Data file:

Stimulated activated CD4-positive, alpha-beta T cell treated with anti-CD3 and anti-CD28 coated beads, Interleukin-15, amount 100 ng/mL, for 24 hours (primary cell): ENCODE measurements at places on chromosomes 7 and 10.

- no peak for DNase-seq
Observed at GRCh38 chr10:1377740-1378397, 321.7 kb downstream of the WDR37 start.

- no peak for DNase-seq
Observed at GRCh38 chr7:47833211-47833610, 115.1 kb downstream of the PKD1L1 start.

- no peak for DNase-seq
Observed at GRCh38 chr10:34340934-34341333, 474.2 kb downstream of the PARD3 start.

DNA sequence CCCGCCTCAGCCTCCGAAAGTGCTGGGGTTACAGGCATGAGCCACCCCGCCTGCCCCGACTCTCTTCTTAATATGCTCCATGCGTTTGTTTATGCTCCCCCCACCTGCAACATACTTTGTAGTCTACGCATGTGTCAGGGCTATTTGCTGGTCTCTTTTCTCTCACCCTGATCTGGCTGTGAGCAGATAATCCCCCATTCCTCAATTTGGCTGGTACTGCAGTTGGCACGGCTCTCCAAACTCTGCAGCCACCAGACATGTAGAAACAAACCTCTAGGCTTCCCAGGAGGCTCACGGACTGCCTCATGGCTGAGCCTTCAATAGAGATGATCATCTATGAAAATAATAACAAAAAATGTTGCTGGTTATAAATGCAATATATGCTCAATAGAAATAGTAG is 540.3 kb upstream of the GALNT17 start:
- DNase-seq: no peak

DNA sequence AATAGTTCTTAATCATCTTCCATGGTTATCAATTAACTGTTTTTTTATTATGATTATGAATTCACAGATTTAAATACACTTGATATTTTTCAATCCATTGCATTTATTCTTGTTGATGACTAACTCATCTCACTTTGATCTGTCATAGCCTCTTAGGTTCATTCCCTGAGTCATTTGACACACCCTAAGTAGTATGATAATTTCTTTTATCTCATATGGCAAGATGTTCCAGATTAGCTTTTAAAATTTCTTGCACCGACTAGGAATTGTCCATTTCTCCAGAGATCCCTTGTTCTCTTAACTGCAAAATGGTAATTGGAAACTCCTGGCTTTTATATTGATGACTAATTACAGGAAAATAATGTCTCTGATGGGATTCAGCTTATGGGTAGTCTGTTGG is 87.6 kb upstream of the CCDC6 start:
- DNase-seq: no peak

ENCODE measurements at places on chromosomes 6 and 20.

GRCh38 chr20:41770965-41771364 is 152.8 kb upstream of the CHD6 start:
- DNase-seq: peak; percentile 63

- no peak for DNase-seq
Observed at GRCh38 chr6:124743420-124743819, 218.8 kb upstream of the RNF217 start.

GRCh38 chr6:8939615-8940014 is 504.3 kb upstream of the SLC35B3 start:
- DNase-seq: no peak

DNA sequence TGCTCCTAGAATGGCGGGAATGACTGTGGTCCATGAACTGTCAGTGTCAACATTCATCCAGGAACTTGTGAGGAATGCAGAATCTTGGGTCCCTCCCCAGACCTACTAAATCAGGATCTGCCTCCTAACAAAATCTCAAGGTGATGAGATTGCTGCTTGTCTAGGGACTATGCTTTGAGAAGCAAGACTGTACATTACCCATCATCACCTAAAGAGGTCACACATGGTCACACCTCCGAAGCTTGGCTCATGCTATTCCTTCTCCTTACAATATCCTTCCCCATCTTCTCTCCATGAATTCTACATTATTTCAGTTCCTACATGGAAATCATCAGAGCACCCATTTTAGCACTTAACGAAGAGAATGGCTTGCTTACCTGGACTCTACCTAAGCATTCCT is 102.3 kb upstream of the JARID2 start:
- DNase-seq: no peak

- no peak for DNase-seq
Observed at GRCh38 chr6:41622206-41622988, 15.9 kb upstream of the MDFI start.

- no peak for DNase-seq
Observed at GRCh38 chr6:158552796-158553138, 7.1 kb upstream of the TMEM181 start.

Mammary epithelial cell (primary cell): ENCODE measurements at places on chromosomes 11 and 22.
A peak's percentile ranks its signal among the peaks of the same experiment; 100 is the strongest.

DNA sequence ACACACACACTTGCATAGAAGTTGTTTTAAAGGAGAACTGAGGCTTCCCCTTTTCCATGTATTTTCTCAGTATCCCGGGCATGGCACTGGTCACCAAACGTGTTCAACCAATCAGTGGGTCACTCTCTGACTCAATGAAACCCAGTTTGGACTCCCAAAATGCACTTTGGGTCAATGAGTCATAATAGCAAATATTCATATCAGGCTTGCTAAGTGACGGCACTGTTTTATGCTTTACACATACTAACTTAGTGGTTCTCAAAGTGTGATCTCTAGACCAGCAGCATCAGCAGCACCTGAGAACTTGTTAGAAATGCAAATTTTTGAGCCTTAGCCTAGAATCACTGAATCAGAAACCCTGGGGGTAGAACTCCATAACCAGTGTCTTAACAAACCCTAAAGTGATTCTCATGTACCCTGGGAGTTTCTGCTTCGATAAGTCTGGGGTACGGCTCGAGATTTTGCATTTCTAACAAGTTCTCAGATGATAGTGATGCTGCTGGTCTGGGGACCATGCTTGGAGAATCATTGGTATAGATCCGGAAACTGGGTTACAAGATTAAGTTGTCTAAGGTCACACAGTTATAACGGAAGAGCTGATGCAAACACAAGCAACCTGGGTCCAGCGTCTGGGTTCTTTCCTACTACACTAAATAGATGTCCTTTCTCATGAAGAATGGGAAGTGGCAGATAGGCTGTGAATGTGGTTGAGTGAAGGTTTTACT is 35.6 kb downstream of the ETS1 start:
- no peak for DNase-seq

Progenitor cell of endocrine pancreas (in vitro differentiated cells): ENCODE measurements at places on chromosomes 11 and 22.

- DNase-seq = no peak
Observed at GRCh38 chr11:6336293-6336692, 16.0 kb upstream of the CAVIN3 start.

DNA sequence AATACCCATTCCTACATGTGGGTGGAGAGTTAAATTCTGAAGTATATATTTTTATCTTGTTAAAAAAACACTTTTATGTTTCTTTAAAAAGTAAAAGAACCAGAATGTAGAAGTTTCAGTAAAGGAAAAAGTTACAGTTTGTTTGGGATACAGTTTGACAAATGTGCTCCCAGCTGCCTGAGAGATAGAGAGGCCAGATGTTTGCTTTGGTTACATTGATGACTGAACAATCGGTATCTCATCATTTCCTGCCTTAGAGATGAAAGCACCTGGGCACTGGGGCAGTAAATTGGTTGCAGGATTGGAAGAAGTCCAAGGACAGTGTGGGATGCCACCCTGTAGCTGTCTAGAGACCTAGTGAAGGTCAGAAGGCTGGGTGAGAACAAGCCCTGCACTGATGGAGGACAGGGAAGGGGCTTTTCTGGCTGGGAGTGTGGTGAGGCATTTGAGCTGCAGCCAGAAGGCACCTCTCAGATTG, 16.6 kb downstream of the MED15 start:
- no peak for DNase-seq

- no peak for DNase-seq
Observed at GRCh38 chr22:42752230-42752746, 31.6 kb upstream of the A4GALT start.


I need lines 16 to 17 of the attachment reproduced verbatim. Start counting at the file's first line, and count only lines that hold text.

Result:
Observed at GRCh38 chr6:124743420-124743819, 218.8 kb upstream of the RNF217 start.

GRCh38 chr6:8939615-8940014 is 504.3 kb upstream of the SLC35B3 start: